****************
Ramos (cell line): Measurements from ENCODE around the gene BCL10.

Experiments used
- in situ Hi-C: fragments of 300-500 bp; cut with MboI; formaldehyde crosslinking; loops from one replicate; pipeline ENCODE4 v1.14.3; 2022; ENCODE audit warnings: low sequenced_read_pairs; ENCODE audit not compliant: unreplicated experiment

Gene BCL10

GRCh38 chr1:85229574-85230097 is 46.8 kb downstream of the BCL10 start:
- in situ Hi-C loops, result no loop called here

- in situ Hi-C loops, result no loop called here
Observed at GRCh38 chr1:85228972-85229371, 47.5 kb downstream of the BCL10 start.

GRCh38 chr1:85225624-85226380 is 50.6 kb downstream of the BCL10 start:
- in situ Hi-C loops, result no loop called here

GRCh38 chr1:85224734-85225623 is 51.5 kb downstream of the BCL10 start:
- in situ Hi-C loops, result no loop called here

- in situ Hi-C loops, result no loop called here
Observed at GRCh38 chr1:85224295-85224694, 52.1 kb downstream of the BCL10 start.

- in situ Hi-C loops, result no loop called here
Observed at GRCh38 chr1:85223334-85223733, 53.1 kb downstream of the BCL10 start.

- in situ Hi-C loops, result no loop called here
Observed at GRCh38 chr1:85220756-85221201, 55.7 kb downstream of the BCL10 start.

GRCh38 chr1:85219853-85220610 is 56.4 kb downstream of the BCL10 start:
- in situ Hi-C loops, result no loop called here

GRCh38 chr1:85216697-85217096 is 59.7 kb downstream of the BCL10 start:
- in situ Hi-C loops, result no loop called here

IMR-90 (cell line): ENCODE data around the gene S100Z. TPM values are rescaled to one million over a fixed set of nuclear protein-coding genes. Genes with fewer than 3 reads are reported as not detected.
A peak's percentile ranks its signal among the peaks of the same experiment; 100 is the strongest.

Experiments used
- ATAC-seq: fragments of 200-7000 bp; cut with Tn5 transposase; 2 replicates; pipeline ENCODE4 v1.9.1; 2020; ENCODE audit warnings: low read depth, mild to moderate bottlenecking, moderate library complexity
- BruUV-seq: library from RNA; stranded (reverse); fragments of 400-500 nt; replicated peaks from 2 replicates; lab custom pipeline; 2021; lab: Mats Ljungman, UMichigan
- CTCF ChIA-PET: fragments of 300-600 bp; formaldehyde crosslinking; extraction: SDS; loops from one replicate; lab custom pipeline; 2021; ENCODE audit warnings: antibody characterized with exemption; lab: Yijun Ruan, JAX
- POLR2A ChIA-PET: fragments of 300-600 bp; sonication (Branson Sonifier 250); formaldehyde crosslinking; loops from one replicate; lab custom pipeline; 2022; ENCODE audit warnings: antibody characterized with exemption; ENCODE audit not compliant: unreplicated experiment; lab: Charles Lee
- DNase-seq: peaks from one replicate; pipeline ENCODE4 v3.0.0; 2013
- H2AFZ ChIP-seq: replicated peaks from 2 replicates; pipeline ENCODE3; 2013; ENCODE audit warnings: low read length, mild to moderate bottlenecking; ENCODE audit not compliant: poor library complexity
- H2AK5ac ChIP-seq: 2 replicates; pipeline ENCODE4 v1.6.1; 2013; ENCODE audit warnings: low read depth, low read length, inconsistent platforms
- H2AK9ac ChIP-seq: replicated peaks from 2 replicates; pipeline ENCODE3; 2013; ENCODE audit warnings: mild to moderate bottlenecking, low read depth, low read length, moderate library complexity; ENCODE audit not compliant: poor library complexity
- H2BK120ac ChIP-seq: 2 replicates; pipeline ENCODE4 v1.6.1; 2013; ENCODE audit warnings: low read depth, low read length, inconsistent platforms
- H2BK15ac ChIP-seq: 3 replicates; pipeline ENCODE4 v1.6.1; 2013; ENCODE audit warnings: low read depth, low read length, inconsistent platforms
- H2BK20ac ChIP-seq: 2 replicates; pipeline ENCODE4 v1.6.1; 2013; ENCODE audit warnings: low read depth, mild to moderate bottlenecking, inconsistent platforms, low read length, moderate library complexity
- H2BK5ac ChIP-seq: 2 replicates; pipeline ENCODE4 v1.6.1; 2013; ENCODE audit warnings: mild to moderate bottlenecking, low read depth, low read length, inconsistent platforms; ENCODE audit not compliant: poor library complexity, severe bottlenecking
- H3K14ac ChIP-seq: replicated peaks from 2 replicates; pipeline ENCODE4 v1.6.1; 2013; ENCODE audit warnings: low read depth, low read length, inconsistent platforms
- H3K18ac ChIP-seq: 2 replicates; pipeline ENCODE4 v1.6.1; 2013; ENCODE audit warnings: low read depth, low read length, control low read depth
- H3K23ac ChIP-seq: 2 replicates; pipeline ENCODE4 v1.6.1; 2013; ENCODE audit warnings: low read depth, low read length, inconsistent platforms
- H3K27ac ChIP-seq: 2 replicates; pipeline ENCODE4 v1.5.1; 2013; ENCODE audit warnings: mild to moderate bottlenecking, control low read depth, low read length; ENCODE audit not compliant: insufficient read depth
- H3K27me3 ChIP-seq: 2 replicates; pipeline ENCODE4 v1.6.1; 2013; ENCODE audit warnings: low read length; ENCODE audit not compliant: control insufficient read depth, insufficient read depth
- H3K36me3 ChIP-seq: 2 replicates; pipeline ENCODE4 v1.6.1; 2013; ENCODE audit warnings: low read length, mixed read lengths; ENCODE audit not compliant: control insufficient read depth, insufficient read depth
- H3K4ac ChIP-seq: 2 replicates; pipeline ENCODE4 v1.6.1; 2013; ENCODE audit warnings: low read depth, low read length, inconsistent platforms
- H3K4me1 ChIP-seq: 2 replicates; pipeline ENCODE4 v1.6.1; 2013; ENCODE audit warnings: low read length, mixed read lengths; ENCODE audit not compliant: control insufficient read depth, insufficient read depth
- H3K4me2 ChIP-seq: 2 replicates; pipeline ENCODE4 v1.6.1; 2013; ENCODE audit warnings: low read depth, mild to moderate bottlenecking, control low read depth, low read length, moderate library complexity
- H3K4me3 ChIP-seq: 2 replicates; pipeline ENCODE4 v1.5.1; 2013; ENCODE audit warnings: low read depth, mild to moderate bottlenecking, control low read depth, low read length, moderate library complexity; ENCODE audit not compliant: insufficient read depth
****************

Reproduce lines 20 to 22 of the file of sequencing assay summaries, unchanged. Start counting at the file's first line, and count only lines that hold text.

- in situ Hi-C loops, result no loop called here

GRCh38 chr1:85216697-85217096 is 59.7 kb downstream of the BCL10 start:
- in situ Hi-C loops, result no loop called here